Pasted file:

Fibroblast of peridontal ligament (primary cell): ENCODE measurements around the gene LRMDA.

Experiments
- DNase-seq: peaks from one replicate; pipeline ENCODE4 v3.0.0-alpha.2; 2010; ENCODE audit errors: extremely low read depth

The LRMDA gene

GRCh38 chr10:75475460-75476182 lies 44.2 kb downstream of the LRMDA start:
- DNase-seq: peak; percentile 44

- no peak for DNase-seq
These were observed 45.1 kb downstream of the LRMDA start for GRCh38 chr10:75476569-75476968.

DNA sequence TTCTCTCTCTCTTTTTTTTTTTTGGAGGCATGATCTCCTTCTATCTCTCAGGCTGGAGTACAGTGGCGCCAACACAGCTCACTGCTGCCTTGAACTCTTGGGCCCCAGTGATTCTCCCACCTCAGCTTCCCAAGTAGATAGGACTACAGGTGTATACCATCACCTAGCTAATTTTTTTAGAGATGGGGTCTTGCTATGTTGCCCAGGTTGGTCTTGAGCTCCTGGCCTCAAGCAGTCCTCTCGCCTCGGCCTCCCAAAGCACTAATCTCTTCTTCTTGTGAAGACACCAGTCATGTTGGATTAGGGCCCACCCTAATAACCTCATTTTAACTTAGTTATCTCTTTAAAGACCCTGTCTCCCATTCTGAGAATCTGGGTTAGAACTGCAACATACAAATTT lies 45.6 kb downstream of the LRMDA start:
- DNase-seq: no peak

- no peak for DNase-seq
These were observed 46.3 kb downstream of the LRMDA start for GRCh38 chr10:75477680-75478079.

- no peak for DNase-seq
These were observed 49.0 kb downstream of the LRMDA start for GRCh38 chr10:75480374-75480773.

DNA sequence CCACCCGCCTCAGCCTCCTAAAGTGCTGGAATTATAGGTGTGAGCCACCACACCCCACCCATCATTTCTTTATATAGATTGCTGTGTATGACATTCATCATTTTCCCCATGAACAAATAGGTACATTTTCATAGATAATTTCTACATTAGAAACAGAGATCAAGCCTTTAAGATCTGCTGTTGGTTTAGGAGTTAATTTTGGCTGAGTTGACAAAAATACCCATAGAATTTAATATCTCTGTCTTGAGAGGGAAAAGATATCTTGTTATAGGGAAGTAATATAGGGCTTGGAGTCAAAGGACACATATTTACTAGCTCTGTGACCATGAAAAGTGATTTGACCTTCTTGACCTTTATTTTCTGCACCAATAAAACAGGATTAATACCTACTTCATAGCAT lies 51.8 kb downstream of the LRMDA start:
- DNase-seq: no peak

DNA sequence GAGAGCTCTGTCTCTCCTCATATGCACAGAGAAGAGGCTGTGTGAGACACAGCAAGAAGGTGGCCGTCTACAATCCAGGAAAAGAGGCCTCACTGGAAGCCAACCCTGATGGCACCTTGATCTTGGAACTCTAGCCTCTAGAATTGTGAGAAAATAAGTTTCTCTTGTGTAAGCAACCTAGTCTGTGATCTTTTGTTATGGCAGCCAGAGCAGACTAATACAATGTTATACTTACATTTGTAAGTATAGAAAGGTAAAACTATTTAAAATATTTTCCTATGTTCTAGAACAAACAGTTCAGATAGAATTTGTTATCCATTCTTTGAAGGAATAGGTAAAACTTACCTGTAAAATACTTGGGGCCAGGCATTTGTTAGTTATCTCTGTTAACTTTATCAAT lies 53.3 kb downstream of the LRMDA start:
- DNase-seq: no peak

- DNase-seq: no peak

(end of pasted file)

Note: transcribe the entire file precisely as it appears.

Fibroblast of peridontal ligament (primary cell): ENCODE measurements around the gene LRMDA.

Experiments
- DNase-seq: peaks from one replicate; pipeline ENCODE4 v3.0.0-alpha.2; 2010; ENCODE audit errors: extremely low read depth

The LRMDA gene

GRCh38 chr10:75475460-75476182 lies 44.2 kb downstream of the LRMDA start:
- DNase-seq: peak; percentile 44

- no peak for DNase-seq
These were observed 45.1 kb downstream of the LRMDA start for GRCh38 chr10:75476569-75476968.

DNA sequence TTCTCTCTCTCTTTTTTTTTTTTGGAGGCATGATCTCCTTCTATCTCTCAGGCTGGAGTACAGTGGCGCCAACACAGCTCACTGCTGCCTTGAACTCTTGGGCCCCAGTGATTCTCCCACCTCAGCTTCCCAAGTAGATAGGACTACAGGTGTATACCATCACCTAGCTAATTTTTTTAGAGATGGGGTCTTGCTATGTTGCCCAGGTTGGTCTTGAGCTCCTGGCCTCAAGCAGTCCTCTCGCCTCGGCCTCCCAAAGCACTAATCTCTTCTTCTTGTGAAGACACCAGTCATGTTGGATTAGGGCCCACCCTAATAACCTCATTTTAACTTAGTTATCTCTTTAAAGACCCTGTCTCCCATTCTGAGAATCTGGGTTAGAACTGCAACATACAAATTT lies 45.6 kb downstream of the LRMDA start:
- DNase-seq: no peak

- no peak for DNase-seq
These were observed 46.3 kb downstream of the LRMDA start for GRCh38 chr10:75477680-75478079.

- no peak for DNase-seq
These were observed 49.0 kb downstream of the LRMDA start for GRCh38 chr10:75480374-75480773.

DNA sequence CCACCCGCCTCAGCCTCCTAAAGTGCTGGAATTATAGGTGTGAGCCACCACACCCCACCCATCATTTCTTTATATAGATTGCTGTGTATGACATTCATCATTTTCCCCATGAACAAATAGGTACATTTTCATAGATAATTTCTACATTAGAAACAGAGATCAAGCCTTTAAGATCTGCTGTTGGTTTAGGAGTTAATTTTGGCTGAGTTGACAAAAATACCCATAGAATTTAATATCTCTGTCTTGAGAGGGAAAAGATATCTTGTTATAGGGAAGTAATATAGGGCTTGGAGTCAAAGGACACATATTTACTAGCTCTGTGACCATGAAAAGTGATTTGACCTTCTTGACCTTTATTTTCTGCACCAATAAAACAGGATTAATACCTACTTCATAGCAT lies 51.8 kb downstream of the LRMDA start:
- DNase-seq: no peak

DNA sequence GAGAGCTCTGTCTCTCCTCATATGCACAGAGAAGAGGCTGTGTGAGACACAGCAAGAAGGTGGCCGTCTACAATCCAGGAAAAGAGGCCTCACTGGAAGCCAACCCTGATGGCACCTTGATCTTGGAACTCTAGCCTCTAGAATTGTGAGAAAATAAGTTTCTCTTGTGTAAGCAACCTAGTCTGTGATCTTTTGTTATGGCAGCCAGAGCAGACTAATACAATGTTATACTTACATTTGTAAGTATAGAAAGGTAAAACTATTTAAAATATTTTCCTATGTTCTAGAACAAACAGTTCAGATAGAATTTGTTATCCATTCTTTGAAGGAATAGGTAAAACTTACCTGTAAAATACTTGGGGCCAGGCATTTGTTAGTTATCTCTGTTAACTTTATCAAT lies 53.3 kb downstream of the LRMDA start:
- DNase-seq: no peak

- DNase-seq: no peak